Wednesday, November 4, 2009

Created from the same dust

Tuesdays in the Chapel
October 27, 2009
O CHILDREN OF MEN! Know ye not why We created you all fromthe same dust? That no one should exalt himself over the other. Ponder at all times in your hearts how ye were created. Since We have created you all from one same substance it is incumbent on you to be even as one soul, to walk with the same feet, eat with the same mouth and dwell in the same land, that from your inmost being, by your deeds and actions, the signs of oneness and the essence of detachment may be made manifest. Such is My counsel to you, O concourse of light! Heed ye this counsel that ye may obtain the fruit of holiness from the tree of wondrous glory.
-from The Hidden Words of Bahá’u’lláh

In this passage, our redemption as spiritual beings is linked to our realization that we who live on this planet are indeed one family. And yet how far we seem at times from heeding His counsel to live as one human family.

Today I would like to share with you some insights from my tradition, the Bahá’í Faith, on why we should have hope when there is so much going on that can be cause for despair. The Bahá’í writings propose that the human family, collectively, has passed through stages of maturation analogous to infancy and childhood in the life of an individual. The “adulthood” will be a world civilization that functions according to principles of justice and unity. Right now we are passing through an adolescent stage, which is an extremely turbulent period. Teenagers, as we know, often learn the wisdom of adulthood the hard way; so it is with humankind. In this phase, we see both constructive and destructive process. Institutions that function
according to archaic values decline and collapse; this leads to hard and painful times. But it also clears the ground for the building up of new institutions and the cultivation of new ways of life. The processes of decay and destruction grab the headlines, while the constructive processes often go unnoticed, at least in the short run.

Consider race relations in the United States. I live in Cambridge, a city with an African-American mayor in a state with an African-American governor in a country with an African-American president. 150 years ago, slavery was a legally sanctioned institution in the US. Many back then, I am sure, thought that slavery would be around for a long time, that it’s abolition was a “pie in the sky” idea that does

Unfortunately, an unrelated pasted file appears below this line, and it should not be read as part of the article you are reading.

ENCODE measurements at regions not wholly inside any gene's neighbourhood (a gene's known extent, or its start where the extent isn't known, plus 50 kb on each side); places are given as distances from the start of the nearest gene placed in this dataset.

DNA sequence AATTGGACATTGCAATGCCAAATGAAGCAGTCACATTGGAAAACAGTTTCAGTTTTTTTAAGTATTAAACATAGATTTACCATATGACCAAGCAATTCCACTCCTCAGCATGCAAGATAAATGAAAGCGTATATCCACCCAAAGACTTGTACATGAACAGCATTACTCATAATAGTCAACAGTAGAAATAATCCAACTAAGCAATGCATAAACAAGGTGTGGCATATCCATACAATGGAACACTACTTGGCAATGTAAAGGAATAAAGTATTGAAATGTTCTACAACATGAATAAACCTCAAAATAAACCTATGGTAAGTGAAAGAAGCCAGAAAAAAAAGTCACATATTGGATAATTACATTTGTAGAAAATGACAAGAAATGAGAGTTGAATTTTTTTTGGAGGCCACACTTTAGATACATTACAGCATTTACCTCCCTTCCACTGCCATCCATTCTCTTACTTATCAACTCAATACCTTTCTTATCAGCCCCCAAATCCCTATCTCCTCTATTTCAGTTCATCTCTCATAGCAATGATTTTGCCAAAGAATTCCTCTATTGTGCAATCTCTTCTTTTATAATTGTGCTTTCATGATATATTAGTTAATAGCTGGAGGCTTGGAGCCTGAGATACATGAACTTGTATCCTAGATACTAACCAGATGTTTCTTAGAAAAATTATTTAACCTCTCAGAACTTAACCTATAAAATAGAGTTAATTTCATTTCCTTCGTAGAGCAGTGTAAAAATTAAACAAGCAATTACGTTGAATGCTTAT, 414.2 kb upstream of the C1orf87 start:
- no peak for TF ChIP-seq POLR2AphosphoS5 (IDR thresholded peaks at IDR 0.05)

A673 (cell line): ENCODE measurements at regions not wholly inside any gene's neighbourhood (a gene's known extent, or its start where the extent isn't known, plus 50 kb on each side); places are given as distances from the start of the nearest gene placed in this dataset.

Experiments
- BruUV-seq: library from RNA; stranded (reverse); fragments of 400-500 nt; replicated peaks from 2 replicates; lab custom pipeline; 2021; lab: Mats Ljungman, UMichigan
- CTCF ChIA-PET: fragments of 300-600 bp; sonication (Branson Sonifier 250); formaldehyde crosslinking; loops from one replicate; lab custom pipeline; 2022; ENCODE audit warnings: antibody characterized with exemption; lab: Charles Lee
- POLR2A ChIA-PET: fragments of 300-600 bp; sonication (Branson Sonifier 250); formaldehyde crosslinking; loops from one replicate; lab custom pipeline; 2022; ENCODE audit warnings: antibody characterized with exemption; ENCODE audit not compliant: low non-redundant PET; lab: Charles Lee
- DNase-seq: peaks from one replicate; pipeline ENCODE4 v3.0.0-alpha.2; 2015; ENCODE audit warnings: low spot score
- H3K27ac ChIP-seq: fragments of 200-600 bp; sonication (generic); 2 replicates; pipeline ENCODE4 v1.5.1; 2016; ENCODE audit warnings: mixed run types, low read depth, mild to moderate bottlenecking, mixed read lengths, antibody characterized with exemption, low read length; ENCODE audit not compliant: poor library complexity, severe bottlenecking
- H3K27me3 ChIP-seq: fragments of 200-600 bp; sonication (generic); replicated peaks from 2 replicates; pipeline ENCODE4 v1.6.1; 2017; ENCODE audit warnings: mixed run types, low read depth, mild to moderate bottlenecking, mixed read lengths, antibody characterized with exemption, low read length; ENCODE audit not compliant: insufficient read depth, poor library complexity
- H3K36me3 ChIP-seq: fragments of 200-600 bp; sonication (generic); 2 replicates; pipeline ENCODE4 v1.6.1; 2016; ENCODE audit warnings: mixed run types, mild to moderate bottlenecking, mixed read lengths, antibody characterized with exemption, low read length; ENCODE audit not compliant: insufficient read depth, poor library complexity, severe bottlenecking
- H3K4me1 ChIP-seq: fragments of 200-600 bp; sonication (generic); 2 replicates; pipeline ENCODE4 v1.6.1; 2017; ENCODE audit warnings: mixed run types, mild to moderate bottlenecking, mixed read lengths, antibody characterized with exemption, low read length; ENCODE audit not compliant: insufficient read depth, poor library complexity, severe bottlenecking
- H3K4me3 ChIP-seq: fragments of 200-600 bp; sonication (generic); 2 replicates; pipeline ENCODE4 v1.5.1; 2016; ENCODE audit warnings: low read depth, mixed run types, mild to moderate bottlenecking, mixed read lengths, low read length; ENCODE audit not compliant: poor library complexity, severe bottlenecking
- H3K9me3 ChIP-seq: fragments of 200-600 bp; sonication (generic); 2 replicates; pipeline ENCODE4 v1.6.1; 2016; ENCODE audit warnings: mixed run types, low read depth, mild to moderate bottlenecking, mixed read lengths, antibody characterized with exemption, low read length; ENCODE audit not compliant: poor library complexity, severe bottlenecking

not really accord with human nature. 150 years. Think about that! On a historical time scale, that’s blazingly fast and profound social change. This did not come about through some smooth and orderly progression of rational reforms. There was a lot of turmoil and struggle and sacrifice. But the point is we did succeed in moving forward, not only in terms of the outward legal and social changes,
but also in terms of our inner struggle against prejudice and alienation.

Now we are experiencing an economic crisis. I suggest that this is a blessing in disguise. Indeed the word crisis means a turning point; the Chinese character for crisis is a combination of the idea of “danger” with the idea of “opportunity.” Where is the opportunity in this economic crisis? For one thing, it makes us ask important questions that we would otherwise not be motivated to ask. How can
we devise an economic system that has the dynamism and flexibility of the market, while at the same time fostering the pursuit of something greater than a myopic and narrowly defined bottom line?

How can we learn to talk about such issues in an atmosphere of mutual respect and open-minded investigation, rather than rancorous debate among adherents of rigidly defined ideologies? I obviously don’t propose to answer such big questions in a seven-minute chapel talk. My point is we are asking such questions. And each of us, motivated by the enobling teachings of our faiths, has the power to make a difference and to help the world get to the right answers.

In it’s 1985 statement on peace, the international governing council of the Bahá’í community makes the case for having hope in hard times: A candid acknowledgement that prejudice, war and exploitation have been the expression of immature stages in a vast historical process and that the human race is today experiencing the
unavoidable tumult which marks its collective coming of age is not a reason for despair but a prerequisite to undertaking the stupendous enterprise of building a peaceful world. That such an enterprise is possible, that the necessary constructive forces do exist, that unifying social structures can be erected, is the theme weurge you to examine.

Brian Aull